We were well entertained on each of the three nights we spent in Seoul. The first night I’ve already described: the curious events at the Daewonyojung restaurant.
The following night we went to Cookin’, a dance and percussion extravaganza performed by a troupe called Nanta. This show originated in Korea and has since travelled the world. It was at the 1999 New Zealand Arts Festival and is still going strong in its native land.
The programme synopsis of this utterly mad, wordless show reads: “An excellent cook, but the unmanly HEAD CHEF, a very sexy, masculine SEXY GUY, and the powerful, sassy, the only woman cook, HOT SAUCE! The three attractive, characteristic chefs start their day. Washing vegetable, carrying meat loafs, setting fire, cooks at NANTA kitchen is about to begin their busy job as always, then the ill-natured manager orders them to prepare 10 wedding ceremony menus, along with his little nephew, in just a hour. Suddenly the kitchen is thrown into turmoil and the cooks become wild as the chop, beat and stir in an attempt to meet the deadline. The wedding ceremony is at 6 o’clock and it is at hand. Will the NANTA cooks complete the preparation on time?”
The show was as confused as the synopsis, but very enjoyable. In some ways, the maniacal percussive activity reminded me of New Zealand’s early Front Lawn shows on steroids.
Here’s a promo video for Cookin’:
On our last night in town we went to a more dance and gymnastics oriented show in the large Walkerhill theatre at the Sheraton Grande. Again it was great entertainment. The first half had performances by native Koreans – partly traditional, partly modern adaptations. Really excellent, and extremely colourful.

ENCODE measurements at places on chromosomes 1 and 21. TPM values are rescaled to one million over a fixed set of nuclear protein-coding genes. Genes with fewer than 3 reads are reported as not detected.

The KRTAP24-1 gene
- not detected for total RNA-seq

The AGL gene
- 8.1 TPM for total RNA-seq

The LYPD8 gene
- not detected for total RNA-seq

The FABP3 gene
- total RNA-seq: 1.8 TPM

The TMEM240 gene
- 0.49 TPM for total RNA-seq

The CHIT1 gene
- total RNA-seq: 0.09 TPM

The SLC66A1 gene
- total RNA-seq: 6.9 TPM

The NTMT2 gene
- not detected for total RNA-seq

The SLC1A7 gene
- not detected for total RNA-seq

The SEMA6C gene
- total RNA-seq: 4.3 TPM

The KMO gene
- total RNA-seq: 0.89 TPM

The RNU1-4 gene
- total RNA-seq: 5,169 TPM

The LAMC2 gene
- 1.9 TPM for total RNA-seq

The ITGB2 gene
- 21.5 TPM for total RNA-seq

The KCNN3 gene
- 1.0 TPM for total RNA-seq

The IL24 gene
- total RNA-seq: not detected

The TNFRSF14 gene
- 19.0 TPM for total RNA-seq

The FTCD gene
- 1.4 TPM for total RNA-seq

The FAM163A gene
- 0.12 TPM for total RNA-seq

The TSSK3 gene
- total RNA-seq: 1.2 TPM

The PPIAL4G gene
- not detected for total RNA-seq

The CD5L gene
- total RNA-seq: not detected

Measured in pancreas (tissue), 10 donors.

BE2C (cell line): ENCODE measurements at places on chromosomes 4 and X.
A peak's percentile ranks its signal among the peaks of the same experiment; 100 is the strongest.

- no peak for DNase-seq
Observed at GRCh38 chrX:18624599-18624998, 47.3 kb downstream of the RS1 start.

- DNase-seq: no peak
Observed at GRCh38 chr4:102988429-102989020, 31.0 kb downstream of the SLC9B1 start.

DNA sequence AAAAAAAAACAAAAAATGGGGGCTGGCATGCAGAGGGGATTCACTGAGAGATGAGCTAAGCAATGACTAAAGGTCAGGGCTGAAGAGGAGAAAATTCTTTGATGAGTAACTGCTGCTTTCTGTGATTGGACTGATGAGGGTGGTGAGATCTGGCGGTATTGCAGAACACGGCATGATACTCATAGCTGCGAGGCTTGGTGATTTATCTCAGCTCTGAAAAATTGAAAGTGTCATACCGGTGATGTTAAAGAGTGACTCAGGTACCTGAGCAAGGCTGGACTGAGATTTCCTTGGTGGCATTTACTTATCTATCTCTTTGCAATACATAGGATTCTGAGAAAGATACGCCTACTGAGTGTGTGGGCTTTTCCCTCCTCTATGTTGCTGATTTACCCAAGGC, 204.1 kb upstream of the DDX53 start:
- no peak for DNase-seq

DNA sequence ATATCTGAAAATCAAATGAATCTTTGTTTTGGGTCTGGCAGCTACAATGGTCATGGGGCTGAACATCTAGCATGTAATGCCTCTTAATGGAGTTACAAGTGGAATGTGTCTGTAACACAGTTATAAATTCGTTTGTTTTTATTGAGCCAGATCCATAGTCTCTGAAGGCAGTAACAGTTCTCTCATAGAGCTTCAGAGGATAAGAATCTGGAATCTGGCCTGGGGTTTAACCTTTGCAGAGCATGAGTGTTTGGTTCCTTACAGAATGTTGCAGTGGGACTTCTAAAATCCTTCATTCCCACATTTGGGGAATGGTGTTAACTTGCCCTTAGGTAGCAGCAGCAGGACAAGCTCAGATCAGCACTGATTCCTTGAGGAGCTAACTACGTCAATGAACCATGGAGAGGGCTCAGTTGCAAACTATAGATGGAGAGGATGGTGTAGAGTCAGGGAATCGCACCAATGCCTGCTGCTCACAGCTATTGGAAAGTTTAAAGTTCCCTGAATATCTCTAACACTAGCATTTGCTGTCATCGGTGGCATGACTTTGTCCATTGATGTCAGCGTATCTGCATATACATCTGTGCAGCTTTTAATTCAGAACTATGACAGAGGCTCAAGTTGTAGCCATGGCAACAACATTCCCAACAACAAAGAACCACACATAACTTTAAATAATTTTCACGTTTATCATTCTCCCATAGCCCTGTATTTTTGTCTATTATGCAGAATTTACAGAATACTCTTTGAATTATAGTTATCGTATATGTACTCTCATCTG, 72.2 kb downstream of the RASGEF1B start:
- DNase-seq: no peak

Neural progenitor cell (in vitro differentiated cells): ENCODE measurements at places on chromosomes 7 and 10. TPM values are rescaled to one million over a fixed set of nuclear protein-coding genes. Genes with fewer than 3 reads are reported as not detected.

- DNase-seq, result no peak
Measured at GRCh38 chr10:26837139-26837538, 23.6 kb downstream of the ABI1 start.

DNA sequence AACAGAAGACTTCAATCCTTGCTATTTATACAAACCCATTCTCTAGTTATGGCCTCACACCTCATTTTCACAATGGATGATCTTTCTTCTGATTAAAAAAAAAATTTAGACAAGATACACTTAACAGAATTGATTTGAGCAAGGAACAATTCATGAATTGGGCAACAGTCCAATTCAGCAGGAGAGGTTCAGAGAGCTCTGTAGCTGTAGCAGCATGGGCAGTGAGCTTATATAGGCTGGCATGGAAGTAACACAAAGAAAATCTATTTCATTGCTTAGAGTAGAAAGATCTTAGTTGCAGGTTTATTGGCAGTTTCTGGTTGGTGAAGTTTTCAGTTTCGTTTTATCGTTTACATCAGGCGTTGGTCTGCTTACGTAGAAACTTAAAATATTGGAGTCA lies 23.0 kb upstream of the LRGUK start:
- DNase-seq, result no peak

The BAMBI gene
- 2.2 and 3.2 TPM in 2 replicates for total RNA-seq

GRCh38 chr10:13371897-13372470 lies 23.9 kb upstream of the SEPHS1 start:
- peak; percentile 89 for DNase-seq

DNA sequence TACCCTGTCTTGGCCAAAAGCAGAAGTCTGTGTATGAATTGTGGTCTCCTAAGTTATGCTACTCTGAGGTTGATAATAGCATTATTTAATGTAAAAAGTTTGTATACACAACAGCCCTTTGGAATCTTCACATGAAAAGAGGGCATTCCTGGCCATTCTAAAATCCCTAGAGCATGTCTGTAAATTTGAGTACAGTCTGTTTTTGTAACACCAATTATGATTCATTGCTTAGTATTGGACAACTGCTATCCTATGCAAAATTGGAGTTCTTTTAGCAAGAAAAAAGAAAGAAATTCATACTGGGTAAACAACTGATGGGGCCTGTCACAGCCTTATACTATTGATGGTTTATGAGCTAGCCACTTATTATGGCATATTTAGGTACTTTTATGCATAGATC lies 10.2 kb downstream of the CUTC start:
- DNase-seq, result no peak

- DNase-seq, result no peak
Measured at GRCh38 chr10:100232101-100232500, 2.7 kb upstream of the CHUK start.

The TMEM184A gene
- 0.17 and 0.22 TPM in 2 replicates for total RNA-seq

The second half had a Russian troupe in a show called Todes. Different from the Korean performance in that it was faster, more athletic and very contemporary. Again I’ll reproduce the idiosyncratic Korean synopsis: “The Todes heathens of the ballet world are bringing a whole new flare [sic] to the concept of classic ballet. Break free from the pretty white tutus, ballet toe shoes, and graceful chignon buns, and embrace yourself for provocative corsets, knee-high boots, and sexy smoky–make–up. Experience a one–of–a–kind ‘Contemporary Russian Dance’ performed by 23 world-class Russian dancers from the native home of ballet, Bolshoi. Audiences will be swept off their feet after they experience this show.”
Photography was forbidden, but I sneaked a few. Here’s one:
Given all the expensive entertainment and accommodation that was lavished on us in Korea, it was a huge relief that the e-waste recycling facilities and culture we’d come to Korea to check out, really did check out well.